treatment.   I always said that, with what I learned in hindsight, if I had the 
opportunity to do it differently, I would.  At the time, I was not educated 
enough on the disease to make a truly informed decision about the chemo and I 
was frantic and not thinking clearly.  AND I was obsessed with Monkee and 
blinded by a belief that it was most important to "try everything."  I have 
come to realize now- especially since my work fostering cats since Monkee's 
death- that "trying everything!" IS NOT the most important, or most correct 
thing to do.  If I ever have another felv+ cat and I am faced with the same 
dilemma, my choice will be to forego chemo, continue prednisone (which will 
make the cat's day to day life more comfortable and can sometimes have an 
effect on tumors- stabilize them, maybe even shrink them a little), and keep 
him happy, COMPLETELY NON-STRESSED, and spend every freaking moment loving him. 
 I would continue to take the cat to the vet to monitor the red blood cells, 
etc.  But I would forego chemo, the blood transfusions that almost always come 
with chemo and/or severe anemia caused by felv and/or the chemo treatment 
itself, and in Monkee's case, his specialist wanted the leg tumor surgically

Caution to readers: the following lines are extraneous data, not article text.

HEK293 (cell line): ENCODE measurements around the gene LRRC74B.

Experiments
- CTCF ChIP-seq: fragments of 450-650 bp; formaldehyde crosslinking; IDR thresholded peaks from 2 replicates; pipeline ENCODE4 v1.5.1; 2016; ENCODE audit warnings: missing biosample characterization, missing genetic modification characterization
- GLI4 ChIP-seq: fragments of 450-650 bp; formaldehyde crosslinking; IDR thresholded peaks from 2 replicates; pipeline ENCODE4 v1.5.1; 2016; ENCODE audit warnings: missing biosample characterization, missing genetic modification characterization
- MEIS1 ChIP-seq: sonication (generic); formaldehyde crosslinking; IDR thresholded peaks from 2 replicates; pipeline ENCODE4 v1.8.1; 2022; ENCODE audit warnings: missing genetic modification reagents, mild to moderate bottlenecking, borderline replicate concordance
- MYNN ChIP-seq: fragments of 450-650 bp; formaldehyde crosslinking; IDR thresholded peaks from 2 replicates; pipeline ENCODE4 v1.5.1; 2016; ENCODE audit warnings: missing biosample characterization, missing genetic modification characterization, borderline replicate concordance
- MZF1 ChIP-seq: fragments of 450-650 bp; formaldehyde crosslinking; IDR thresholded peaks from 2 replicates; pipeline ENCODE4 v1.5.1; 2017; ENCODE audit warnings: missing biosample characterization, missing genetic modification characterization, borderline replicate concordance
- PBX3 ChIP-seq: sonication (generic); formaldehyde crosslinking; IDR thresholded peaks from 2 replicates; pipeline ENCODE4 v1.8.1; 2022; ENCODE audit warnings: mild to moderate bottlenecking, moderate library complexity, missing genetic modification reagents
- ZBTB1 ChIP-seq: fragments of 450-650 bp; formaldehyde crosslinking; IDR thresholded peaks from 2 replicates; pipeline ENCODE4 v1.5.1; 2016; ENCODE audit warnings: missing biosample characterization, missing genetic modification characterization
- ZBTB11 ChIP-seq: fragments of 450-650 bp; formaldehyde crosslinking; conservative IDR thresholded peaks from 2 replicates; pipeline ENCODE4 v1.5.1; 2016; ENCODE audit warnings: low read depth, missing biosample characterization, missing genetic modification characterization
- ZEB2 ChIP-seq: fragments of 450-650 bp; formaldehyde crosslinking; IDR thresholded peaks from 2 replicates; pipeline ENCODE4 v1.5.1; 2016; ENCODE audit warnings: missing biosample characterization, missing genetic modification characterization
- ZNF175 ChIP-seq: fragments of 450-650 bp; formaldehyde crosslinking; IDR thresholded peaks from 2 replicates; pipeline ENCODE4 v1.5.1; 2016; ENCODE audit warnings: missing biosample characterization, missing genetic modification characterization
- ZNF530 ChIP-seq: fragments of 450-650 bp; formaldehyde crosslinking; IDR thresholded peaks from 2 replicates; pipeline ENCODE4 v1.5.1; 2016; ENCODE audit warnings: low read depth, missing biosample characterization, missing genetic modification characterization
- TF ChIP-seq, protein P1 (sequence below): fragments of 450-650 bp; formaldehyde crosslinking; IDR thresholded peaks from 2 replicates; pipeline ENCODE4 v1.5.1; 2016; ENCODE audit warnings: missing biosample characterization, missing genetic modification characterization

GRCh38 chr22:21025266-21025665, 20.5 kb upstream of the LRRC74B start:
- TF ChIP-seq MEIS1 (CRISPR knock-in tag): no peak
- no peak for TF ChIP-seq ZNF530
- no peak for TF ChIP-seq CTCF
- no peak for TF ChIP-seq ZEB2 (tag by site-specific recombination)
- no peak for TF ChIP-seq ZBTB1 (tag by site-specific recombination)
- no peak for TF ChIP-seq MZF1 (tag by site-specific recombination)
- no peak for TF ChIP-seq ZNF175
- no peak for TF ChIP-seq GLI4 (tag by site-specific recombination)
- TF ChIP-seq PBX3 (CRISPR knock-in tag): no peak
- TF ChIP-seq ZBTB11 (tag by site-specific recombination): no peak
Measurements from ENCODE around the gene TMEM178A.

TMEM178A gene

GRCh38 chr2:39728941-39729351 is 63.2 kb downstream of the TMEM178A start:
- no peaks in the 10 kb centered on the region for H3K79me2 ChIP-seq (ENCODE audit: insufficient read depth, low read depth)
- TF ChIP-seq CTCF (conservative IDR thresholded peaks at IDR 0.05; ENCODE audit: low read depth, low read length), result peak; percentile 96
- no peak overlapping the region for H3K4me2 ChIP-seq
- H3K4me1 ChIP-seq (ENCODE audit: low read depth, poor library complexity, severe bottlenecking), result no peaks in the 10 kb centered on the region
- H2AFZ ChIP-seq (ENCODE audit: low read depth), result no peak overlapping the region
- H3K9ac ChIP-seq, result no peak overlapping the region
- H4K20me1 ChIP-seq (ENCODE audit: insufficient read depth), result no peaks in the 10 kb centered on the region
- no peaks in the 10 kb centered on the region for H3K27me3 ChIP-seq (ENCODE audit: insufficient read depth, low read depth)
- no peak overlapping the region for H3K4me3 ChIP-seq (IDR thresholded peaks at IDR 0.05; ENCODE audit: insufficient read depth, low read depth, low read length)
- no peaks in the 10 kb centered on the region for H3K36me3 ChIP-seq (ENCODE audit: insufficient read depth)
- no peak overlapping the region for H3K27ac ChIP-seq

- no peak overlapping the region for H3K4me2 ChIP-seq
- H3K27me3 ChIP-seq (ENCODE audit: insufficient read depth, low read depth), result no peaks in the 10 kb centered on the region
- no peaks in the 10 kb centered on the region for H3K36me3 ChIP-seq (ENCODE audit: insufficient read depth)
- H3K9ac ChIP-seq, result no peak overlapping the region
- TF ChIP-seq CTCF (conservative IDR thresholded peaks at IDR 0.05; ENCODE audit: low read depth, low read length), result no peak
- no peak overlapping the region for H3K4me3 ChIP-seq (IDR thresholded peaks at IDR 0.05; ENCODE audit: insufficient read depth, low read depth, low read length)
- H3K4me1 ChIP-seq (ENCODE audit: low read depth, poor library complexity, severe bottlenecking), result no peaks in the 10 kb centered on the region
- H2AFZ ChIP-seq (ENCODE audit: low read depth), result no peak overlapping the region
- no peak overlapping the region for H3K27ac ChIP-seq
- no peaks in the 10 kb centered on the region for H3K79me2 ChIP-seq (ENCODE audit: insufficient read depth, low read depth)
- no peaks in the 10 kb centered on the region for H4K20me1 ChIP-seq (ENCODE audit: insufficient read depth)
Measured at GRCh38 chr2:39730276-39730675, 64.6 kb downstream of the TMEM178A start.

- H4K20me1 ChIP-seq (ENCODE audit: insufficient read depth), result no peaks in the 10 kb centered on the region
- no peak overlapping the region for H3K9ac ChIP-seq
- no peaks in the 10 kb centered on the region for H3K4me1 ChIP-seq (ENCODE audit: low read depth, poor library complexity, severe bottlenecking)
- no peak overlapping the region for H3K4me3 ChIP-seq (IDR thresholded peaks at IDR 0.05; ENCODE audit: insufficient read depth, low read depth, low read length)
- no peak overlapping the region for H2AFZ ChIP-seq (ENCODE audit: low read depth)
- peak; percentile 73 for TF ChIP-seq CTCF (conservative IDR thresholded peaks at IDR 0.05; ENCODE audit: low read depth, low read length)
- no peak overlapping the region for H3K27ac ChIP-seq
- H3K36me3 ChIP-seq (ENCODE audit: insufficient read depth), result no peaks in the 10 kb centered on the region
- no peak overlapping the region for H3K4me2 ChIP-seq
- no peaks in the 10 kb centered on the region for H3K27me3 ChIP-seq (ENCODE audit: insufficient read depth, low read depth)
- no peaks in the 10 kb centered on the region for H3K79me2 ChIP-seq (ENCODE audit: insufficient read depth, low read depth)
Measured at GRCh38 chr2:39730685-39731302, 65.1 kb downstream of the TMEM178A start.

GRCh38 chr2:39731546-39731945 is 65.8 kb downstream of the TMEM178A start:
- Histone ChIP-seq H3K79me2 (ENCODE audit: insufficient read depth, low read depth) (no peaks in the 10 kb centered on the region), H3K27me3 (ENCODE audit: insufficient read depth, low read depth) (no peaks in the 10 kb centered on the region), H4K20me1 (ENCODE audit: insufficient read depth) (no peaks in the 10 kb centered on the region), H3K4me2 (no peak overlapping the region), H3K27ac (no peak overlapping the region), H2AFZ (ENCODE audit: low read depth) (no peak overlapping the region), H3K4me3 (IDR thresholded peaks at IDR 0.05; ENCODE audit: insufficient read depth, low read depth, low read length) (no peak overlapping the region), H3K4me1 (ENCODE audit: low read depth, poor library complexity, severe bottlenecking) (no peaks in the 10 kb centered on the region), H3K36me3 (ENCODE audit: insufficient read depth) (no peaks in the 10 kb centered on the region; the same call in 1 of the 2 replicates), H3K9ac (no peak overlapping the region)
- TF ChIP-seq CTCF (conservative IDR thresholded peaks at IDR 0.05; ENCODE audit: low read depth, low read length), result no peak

removed when the chemo didn't shrink it and honestly, I think the surgery just 
really knocked the poor thing past the point of return.  He was in so much pain 
for 2 days after- it was horrible.  We will never know for sure if the severe 
anemia that eventually caused him to die in my arms late one night, was caused 
by the felv itself becoming active, or if the chemo and/or surgery was actually 
the final straw in really kicking in the anemia.   Yes it's likely his felv was 
already full-blown by the time the tumor was discovered, but in my opinion, the 
chemo and surgery definitely did not prolong his life.  When the vet suggests 
chemo for this cancer, you have to know that they are reccommending this as a 
life-prolonging treatment that will at best, prolong the cat's life by only a 
few months.  And you may say what I said-- that I have to give him those few 
months- I owe that to him!  But what did I really do for him?  Rush him off to 
multi vets- 2 vet specialists, borrowed money from my mom to pay for his 
extremely expensive treatment, stressed him out with blood taking, a blood 
transfusion, chemo and surgery...and stressed him out with my crying and crying 
and crying?  I really suspect that the chemo/transfusions/surgery DID NOT 
prolong Monkee's life and wonder now how long we could have sailed along with 
him having his tumor on his leg (that didn't bother him at all!), taking 
prednisone (and feeling like super-Monkee!), and chilling in our little house-- 
happily eating raw chicken livers and raw lean buffalo (for his anemia), 
playing, napping and loving a non-stressfull life????  The gamble on the other 
side is, can you live with yourself and the questioning of yourself for not 
doing the chemo?  You have to weigh both sides and what is best for your cat.  
Not what is best for you.   Caroline (and Monkee in spirit)